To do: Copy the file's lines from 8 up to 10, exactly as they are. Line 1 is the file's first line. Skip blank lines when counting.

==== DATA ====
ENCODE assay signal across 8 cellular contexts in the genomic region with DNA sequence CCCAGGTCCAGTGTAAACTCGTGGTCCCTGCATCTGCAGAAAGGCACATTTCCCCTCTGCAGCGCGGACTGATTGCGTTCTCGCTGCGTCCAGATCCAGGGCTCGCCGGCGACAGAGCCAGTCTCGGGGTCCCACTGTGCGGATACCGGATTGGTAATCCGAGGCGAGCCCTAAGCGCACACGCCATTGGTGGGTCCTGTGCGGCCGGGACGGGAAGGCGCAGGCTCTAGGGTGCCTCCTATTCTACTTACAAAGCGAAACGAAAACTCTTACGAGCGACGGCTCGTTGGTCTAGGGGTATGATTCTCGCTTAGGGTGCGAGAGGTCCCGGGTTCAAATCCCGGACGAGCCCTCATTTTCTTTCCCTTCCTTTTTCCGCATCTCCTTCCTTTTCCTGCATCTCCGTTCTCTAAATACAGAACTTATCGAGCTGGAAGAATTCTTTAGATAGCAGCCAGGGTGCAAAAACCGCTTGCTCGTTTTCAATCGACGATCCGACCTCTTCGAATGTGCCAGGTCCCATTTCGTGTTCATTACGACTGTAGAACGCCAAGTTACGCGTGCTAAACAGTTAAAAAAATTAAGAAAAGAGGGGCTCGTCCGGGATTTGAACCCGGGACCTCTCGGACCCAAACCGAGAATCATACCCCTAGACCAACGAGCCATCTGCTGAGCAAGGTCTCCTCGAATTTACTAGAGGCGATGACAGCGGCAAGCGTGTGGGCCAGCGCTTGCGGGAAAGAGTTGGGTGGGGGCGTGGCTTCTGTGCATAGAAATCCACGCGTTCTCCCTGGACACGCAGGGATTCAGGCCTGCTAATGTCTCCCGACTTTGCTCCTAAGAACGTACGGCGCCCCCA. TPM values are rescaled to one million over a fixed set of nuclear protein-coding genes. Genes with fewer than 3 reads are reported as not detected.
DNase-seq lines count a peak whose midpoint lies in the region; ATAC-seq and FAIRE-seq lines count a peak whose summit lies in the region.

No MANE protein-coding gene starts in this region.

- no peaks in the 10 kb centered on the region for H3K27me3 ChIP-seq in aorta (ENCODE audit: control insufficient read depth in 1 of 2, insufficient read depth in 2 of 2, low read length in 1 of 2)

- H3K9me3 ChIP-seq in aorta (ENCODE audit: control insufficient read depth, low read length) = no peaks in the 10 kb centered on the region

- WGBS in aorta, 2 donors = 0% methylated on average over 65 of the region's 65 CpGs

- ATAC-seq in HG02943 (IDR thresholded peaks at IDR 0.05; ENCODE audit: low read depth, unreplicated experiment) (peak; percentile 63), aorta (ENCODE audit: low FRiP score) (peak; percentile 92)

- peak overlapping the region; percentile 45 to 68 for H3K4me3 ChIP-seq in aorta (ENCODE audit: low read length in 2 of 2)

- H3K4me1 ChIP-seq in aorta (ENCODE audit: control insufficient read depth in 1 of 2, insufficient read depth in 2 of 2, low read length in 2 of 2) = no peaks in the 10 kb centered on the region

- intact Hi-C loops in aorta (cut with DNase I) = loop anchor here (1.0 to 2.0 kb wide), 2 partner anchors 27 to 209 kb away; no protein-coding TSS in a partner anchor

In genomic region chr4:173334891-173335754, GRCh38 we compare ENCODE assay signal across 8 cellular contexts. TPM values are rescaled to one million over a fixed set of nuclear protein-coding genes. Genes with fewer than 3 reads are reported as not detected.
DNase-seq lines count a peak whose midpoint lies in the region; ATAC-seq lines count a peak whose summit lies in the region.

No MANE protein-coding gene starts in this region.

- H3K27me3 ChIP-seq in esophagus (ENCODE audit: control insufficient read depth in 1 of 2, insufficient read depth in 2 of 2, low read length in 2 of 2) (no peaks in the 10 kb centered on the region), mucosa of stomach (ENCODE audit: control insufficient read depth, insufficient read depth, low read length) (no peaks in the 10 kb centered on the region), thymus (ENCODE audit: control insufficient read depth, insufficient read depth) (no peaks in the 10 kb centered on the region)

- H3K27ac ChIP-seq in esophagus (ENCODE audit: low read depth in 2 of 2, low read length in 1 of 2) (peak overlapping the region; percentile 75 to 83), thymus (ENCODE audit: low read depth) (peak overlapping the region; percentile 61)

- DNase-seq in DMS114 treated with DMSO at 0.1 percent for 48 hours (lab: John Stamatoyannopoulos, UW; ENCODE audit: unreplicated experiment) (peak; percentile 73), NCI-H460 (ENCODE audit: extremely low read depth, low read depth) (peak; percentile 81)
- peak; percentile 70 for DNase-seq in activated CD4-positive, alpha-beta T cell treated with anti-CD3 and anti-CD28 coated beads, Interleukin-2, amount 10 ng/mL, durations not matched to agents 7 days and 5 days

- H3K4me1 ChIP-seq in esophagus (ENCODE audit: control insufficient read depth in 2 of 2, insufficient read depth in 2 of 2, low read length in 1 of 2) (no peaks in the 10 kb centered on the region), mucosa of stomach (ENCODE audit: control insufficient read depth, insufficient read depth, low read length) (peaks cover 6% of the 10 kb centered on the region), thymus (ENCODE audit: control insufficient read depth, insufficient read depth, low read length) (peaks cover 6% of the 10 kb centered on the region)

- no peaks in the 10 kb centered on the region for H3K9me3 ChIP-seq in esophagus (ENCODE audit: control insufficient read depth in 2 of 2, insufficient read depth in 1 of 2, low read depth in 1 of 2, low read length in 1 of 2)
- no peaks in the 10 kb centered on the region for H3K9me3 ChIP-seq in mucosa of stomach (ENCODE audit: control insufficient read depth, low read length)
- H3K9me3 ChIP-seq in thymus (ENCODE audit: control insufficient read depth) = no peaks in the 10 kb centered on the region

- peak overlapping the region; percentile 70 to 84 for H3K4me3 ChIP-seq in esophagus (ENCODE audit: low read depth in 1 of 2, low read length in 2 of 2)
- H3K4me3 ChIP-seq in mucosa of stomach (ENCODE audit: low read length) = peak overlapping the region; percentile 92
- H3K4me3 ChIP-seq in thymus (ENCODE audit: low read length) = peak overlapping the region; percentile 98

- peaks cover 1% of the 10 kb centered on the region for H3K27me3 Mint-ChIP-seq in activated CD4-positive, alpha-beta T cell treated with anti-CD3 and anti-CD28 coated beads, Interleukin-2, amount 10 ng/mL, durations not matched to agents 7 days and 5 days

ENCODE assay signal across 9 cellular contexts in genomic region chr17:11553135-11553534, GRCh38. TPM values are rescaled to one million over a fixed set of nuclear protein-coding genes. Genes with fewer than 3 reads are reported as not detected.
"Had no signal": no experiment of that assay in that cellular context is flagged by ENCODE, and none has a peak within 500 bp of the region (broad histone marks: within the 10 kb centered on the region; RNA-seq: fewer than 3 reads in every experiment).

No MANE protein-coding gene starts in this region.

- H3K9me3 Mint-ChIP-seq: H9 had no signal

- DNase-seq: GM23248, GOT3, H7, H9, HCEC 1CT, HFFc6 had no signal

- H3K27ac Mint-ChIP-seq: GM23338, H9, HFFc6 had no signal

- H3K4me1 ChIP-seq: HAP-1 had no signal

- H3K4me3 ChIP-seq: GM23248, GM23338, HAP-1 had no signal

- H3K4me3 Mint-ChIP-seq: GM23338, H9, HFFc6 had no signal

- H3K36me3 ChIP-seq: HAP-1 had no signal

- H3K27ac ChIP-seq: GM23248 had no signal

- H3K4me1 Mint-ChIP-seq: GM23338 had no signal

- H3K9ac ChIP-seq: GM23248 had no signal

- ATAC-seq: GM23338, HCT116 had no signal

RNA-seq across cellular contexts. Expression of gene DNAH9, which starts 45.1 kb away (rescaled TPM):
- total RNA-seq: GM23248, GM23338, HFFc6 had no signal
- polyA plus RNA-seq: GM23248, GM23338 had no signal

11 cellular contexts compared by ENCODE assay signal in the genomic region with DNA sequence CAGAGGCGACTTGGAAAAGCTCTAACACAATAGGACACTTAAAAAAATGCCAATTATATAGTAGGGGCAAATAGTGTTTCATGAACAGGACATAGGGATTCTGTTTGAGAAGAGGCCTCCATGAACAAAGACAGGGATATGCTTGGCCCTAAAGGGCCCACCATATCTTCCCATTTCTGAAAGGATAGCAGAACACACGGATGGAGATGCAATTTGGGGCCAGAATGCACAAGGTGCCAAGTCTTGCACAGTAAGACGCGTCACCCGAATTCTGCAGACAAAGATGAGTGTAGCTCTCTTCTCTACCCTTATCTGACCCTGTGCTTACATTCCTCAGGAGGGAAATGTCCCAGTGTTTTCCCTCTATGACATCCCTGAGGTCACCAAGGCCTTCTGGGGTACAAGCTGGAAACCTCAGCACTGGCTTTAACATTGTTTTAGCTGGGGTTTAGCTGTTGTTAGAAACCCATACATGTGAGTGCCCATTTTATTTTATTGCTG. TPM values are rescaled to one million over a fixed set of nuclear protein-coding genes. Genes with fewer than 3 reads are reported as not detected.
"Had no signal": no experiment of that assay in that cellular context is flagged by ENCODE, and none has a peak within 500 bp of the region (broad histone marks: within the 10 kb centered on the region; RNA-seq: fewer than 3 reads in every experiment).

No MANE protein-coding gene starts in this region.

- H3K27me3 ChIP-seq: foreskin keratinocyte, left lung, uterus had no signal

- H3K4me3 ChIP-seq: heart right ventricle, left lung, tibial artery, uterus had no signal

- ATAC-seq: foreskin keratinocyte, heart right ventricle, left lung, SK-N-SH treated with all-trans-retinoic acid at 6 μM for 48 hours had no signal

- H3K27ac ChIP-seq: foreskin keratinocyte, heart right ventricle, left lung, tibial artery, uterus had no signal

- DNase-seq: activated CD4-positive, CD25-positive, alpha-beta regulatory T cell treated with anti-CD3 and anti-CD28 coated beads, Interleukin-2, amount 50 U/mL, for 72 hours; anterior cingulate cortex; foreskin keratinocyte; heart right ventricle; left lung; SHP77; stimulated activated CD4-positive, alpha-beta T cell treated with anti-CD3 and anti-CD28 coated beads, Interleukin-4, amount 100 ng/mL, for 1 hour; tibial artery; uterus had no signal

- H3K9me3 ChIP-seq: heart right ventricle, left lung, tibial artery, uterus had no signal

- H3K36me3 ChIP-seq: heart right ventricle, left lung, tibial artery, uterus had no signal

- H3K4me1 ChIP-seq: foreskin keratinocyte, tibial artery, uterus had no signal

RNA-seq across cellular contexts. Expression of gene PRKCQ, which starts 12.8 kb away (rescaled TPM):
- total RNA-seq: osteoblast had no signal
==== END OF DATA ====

- peak overlapping the region; percentile 45 to 68 for H3K4me3 ChIP-seq in aorta (ENCODE audit: low read length in 2 of 2)

- H3K4me1 ChIP-seq in aorta (ENCODE audit: control insufficient read depth in 1 of 2, insufficient read depth in 2 of 2, low read length in 2 of 2) = no peaks in the 10 kb centered on the region

- intact Hi-C loops in aorta (cut with DNase I) = loop anchor here (1.0 to 2.0 kb wide), 2 partner anchors 27 to 209 kb away; no protein-coding TSS in a partner anchor